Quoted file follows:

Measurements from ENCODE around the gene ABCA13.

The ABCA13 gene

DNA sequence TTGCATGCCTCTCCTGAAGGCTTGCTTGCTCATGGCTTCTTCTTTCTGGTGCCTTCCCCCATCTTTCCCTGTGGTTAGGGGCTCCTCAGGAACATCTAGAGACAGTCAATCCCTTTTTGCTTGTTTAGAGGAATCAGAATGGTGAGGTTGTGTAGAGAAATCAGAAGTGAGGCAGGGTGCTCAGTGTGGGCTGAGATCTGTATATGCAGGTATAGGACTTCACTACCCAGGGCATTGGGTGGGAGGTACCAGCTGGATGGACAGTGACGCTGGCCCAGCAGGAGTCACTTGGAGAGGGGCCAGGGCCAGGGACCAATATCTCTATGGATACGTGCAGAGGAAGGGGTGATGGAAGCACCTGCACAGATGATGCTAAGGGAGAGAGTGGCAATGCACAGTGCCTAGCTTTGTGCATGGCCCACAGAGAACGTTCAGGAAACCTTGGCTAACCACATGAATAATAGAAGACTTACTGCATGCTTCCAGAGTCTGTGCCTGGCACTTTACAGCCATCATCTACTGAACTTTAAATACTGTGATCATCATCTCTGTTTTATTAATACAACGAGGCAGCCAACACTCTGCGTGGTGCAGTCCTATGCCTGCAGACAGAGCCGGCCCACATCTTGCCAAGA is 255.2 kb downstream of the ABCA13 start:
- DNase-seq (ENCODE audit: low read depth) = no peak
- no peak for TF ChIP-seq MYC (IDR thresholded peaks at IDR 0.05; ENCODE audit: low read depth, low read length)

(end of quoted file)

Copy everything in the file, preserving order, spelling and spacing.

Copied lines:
Measurements from ENCODE around the gene ABCA13.

The ABCA13 gene

DNA sequence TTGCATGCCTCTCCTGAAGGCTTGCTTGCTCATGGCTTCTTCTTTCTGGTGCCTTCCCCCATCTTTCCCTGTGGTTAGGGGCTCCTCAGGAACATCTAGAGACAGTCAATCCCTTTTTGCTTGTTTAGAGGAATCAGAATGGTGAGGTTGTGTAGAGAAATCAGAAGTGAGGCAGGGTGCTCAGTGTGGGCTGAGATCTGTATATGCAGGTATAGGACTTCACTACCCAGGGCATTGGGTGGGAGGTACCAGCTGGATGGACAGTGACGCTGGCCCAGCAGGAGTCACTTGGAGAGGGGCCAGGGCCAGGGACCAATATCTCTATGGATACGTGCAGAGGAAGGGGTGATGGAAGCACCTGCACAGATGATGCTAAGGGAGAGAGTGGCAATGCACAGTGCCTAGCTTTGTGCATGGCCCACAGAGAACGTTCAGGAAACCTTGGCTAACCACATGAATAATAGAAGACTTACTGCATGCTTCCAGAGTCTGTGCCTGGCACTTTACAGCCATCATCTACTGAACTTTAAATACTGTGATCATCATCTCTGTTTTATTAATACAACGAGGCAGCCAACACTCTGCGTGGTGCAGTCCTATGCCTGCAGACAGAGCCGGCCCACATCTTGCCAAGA is 255.2 kb downstream of the ABCA13 start:
- DNase-seq (ENCODE audit: low read depth) = no peak
- no peak for TF ChIP-seq MYC (IDR thresholded peaks at IDR 0.05; ENCODE audit: low read depth, low read length)